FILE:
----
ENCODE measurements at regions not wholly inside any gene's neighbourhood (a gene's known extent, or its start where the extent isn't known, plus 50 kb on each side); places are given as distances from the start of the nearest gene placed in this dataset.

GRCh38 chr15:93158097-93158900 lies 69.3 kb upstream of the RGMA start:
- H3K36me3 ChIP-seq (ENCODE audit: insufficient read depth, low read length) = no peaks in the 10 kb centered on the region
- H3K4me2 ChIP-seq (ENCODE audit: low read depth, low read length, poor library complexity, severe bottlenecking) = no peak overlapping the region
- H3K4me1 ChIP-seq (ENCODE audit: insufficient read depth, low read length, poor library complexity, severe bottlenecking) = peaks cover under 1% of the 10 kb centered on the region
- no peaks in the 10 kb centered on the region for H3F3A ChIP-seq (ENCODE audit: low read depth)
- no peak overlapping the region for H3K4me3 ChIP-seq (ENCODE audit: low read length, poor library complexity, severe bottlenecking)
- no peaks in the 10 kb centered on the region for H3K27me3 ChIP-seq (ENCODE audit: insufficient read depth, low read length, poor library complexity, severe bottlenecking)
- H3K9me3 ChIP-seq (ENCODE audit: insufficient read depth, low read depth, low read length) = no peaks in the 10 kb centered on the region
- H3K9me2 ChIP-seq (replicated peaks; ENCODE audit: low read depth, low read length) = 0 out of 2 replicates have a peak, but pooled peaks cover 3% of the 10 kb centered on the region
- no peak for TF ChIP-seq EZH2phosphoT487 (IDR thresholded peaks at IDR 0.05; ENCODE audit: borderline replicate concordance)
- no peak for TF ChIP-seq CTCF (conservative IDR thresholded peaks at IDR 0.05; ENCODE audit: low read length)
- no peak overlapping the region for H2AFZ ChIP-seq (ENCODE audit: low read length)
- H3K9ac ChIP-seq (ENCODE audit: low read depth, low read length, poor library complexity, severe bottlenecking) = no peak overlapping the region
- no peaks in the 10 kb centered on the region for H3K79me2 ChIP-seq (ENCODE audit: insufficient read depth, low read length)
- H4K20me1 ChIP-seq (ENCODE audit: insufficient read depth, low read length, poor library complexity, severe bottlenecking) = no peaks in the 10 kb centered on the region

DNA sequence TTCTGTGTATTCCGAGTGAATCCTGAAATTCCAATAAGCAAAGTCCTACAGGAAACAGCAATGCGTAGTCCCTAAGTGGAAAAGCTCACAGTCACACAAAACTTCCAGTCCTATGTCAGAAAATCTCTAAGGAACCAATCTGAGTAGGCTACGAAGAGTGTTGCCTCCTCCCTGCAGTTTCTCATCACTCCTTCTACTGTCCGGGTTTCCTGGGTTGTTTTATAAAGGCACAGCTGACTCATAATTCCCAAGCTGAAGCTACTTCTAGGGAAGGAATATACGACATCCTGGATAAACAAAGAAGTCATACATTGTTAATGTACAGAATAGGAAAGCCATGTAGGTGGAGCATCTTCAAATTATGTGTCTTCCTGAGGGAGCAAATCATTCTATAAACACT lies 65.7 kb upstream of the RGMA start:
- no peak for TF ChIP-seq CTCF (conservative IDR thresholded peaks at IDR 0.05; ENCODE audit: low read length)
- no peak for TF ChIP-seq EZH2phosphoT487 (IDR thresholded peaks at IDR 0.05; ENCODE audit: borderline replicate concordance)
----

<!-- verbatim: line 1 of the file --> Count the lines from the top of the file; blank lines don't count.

ENCODE measurements at regions not wholly inside any gene's neighbourhood (a gene's known extent, or its start where the extent isn't known, plus 50 kb on each side); places are given as distances from the start of the nearest gene placed in this dataset.